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Wednesday, 12 June, 2002, 20:20 GMT 21:20 UK
Abuse challenge for US bishops
Cardinal Francis George
Dallas bound: Cardinal Francis George of Chicago

It is being billed as one of the most important meetings in the history of the Catholic Church in the United States.

In Dallas, Texas, the American bishops gather on Thursday under the intense gaze of the media, knowing the reputation of their church is on the line.

Zero tolerance past, present and future

Cardinal Mahony
Los Angeles

In any other year, the discussions of the US Conference of Catholic Bishops would attract little attention outside the columns of religious journals.

But the sex abuse scandal that has spread through dioceses across the country guarantees this meeting saturation coverage.

Under siege

The critical nature of this meeting is underlined by Bishop George Niederauer, of Salt Lake City.

"The world is watching, the Catholic world and non-Catholics as well," he says.

Cardinal William Keeler
Cardinal William Keeler: "One offence is one too many"
The agenda is dominated by the need to agree a policy for dealing with priests who molest children and young people.

The Church has appeared to be under siege since the prosecution of a priest in Boston triggered a series of revelations across the country.

Four bishops and nearly 250 priests have resigned or been suspended following allegations of sexual misconduct.

Two priests have committed suicide after being accused, and another has been shot and wounded.

At least 300 legal cases have been filed by victims of sexual abuse, and the bill for the church is expected to run into hundreds of millions of dollars.

Zero tolerance

In April, American cardinals were summoned to Rome for an unprecedented meeting with the Pope.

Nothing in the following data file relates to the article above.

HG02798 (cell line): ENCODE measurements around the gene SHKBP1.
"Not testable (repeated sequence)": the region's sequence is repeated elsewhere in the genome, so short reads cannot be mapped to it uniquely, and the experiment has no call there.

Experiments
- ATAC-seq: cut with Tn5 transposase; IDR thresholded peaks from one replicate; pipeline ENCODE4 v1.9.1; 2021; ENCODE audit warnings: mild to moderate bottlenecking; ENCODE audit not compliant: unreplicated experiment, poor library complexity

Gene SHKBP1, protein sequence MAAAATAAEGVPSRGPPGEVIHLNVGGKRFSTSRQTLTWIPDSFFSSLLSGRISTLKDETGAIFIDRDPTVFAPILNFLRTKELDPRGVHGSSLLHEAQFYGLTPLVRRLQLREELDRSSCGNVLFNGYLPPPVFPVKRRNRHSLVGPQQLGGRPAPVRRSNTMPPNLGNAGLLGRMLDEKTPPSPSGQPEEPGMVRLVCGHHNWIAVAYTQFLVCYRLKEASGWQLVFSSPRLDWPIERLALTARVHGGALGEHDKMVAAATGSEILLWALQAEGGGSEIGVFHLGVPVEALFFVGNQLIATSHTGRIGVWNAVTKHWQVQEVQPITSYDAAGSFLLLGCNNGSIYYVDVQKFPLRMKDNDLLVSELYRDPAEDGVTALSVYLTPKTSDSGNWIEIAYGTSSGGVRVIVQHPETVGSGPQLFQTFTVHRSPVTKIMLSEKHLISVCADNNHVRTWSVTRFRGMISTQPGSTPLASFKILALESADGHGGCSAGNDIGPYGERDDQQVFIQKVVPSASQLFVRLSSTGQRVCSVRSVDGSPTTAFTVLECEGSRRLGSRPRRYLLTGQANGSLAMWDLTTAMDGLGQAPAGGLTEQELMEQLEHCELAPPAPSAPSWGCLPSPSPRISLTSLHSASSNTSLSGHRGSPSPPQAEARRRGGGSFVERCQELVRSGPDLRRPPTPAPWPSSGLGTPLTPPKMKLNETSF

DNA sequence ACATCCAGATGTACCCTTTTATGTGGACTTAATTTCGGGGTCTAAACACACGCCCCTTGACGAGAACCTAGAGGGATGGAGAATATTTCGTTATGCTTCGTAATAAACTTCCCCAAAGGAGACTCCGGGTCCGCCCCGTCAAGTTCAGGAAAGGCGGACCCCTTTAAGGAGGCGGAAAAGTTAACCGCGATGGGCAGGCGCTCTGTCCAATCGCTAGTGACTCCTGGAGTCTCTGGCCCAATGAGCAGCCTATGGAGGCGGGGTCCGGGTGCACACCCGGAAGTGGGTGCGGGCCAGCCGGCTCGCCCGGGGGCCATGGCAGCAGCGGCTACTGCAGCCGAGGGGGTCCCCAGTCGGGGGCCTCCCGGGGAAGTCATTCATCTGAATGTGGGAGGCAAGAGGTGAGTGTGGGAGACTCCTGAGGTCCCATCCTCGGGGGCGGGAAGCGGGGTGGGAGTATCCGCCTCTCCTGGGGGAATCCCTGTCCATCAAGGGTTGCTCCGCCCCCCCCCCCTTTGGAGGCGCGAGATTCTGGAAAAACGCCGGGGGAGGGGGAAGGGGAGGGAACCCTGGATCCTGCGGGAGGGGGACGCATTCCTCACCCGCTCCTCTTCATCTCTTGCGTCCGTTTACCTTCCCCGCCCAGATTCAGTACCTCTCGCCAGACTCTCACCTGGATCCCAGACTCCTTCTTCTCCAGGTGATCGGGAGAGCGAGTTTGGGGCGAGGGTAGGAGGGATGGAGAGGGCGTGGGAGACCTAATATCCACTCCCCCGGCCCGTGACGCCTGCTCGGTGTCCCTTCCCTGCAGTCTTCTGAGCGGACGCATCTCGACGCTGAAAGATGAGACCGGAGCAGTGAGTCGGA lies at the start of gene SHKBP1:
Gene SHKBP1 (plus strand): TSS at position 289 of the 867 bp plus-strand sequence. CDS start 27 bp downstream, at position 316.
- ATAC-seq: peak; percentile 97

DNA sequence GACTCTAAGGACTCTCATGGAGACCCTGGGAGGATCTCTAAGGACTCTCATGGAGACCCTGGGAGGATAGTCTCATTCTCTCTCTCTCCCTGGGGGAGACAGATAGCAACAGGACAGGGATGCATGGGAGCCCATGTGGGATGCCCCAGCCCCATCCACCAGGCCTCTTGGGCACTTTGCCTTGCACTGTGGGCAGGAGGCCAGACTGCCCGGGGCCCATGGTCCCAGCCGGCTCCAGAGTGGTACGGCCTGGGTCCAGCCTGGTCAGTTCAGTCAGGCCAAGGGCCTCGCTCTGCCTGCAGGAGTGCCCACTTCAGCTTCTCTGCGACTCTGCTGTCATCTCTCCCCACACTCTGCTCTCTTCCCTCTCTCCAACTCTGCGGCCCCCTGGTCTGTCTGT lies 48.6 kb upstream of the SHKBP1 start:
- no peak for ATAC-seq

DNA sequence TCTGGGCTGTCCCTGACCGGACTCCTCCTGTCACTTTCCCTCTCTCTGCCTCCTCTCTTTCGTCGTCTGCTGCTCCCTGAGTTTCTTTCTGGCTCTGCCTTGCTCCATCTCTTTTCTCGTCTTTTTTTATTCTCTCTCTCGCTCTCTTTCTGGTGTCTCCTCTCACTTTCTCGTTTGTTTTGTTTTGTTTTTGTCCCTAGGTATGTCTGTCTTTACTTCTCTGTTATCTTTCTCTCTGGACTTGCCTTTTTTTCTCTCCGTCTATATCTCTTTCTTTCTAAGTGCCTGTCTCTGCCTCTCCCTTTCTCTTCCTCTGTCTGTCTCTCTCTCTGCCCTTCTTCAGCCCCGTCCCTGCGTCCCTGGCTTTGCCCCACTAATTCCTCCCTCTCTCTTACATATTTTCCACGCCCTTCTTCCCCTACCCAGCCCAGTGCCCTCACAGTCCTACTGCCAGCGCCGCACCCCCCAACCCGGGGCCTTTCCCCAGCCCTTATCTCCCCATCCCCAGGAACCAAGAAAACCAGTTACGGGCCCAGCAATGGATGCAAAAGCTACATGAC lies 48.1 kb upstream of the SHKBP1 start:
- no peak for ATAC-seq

It came amid demands from many Catholics in the United States for a "zero tolerance" policy for dealing with priests who abuse children.

Protest banner
Many Catholics are angry about cover-ups
Traditionally, such problems have been dealt with locally, with the bishop deciding what to do with the offender. In the past, some priests were moved quietly to another parish.

But with many Catholics now expressing anger at the way cases of sexual abuse have been covered up, it is clear that tough action is needed.

The bishops will vote on a draft document called the Charter for the Protection of Children and Young People.

It expresses "great sorrow and profound regret" for the abuse of children and young people by priests, and promises to reach out to victims and their families to promote healing and reconciliation.

Strict rules

It also proposes strict measures for dealing with allegations of abuse.

  • Each diocese is to set up a review board, comprised mainly of lay people.

  • If the victim is a minor, the diocese will be required to report the accusation to the authorities.

  • A priest under investigation will be removed from his normal duties, and if the allegation is proved he will be removed from the priesthood.

  • In dealing with cases from the past, a priest with a single complaint against him might be able to remain in the priesthood, subject to certain conditions.

    It is this loophole for a priest who has offended once, perhaps many years ago, that is likely to prove the most controversial.


    It is thought that many bishops support a policy of "one strike and you're out".

    Cardinal Adam Maida
    Cardinal Adam Maida: Worried about legal problems

    The Archbishop of Los Angeles, Cardinal Roger Mahony, says he has already implemented measures that go beyond the draft proposals:

    "I will urge my colleagues to adopt a national policy on sexual abuse as comprehensive as the one in place here: zero tolerance - past, present and future."


    But some bishops are uneasy about taking action, years after the event, against priests who have not re-offended.

    As an expert on church law, the Archbishop of Detroit, Cardinal Adam Maida, believes it could be a difficult and lengthy process to defrock all priests known to have abused in the past.

    An alternative he suggests would be to send the offender to a monastery where he could live out his life as a priest.

    Clearly, there is going to be intense debate in Dallas, and groups supporting victims of abuse by priests are expected to lobby the meeting.

    The BBC's Tom Carver
    "The most important meeting in its history"
    The Church has been rocked by recent abuse revelations

    Boston cardinal quits

    Around the world



    See also:

    23 Apr 02 | Europe
    22 Apr 02 | Europe
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